Next week the cousins - we'll call them the Slugger and the Princess - are coming west to visit, the first time in many years. All the kids will spend the days at the wonderful beach camp my boys have attended for five-plus years. They'll paddle out past the break on surfboards and hang out with the dolphins. They'll play volleyball and Dynamite on the sand, do gymnastics and crafts, watch the counselors put on hilarious skits every morning as they review the rules and safety procedures. They'll come home tired, salty, sandy, happy. And no doubt very, very hungry.

All the kids are excited about camp, but the Slugger and the Princess are particularly excited about the week at Aunt Erika's house because they know Aunt Erika will be cooking for them. They get lots of good food at home, but somehow my cooking has taken on a kind of legend in their young minds. I'm flattered, of course. In fact, I love it. You know my motto: I feed people. Especially the people I love. And most especially the people I love who love to have me cook for them.

The Princess has a reputation as a picky eater, so to be on the safe side we negotiated the dinner menu for the week in advance. I'll be at work during the day, so nothing too fancy, and a few things easily made in advance, I thought. I wrote it up and emailed it off to New York:
  • Sunday: Steak, sweet potato fries, Caesar salad
  • Monday: Oven-fried crispy fish, green beans, cole slaw
  • Tuesday: Spaghetti with homemade meat sauce, salad
  • Wednesday: Grilled chicken cutlets, cut-up veggies with dip, roasted potatoes
  • Thursday: Lemon-garlic shrimp over rice, snap peas
  • Friday: Lamb chops, lemon Parmesan orzo pasta, creamed spinach
  • Saturday 6/26: Go out!
The Slugger and the Princess conferred. The Princess requested asparagus and strawberries, and she agreed to taste everything (with the promise of cereal or a quesadilla if she really doesn't like it, though I think chances of that are slim). The Slugger wanted to know about dessert. We don't have sweets every day, I told him, but there's always fruit, and I'll probably bake a few times while they're here: maybe brownies and banana chocolate chip muffins. He used a lot of exclamation points in the email that came back after that. I think he was satisfied.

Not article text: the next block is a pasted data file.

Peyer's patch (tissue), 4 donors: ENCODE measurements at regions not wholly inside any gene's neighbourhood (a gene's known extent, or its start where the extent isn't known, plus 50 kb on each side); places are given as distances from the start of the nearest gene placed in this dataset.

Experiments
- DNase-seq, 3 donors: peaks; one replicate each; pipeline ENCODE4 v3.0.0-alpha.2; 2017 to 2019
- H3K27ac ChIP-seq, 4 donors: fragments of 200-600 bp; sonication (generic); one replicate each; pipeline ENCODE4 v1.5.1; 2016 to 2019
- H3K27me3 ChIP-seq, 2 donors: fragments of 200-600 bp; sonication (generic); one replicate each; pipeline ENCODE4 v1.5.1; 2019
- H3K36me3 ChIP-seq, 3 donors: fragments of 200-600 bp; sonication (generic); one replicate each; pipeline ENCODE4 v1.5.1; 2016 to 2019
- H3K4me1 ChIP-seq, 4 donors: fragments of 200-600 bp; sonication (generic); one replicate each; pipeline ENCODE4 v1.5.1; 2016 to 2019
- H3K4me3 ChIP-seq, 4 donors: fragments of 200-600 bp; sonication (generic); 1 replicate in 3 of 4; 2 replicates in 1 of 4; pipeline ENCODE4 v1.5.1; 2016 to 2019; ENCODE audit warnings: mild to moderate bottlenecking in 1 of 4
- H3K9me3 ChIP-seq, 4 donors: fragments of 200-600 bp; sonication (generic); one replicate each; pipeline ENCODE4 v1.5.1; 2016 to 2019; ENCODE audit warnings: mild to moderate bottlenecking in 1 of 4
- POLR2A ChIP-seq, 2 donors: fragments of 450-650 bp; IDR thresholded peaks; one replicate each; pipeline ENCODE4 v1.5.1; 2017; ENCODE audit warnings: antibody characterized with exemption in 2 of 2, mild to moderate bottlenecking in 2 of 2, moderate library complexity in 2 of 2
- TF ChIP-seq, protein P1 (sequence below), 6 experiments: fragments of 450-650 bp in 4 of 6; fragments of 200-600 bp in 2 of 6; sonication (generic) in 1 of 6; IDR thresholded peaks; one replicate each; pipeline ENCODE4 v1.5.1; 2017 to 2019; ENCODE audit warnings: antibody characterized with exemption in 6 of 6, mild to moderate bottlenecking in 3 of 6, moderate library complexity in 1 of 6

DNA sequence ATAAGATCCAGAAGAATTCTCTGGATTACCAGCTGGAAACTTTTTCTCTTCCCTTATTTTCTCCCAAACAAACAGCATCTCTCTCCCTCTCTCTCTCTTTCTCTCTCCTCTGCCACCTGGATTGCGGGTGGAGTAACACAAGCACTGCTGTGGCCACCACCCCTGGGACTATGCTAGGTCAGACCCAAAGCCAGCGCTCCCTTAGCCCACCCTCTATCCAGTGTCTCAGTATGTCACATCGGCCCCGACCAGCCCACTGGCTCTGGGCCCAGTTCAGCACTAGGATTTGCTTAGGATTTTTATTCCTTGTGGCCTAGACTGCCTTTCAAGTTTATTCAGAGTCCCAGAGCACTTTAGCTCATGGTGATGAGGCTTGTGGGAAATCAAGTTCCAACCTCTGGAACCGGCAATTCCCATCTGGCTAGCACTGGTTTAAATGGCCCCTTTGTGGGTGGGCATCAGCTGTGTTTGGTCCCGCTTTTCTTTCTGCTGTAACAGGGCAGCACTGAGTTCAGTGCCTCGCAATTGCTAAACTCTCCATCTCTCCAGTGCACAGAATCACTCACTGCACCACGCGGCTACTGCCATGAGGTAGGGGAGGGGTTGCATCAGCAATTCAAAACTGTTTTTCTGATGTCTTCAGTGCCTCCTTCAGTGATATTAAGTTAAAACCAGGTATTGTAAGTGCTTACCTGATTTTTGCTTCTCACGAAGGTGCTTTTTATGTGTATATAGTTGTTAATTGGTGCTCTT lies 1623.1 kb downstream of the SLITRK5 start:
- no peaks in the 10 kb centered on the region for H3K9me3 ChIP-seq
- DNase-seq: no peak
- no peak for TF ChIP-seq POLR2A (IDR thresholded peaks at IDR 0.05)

Now it's all about the shopping. My heroic husband will do a Costco run just before they arrive. We'll fill in at our local family-run market, where the stone fruit this season is beautiful. My mom, who's bringing the Slugger and the Princess out west, will prep and set the table while the kids are at camp. It's under control. The Princess and the Slugger may be looking forward to the food, but me, I'm just looking forward to a week of having everyone around the same table.

Sunday, June 13, 2010

Fresh grape juice recipe

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I'm still obsessing about California grapes, after my lucky evening with Tyler Florence courtesy of the California Table Grape Commission. The lovely grape people sent me home with a huge box of red, green and black grapes. No big parties scheduled this weekend - what to do? I was thinking about grape granita, but my freezer, as usual, is completely full, and I couldn't figure out how to make room for the metal pan.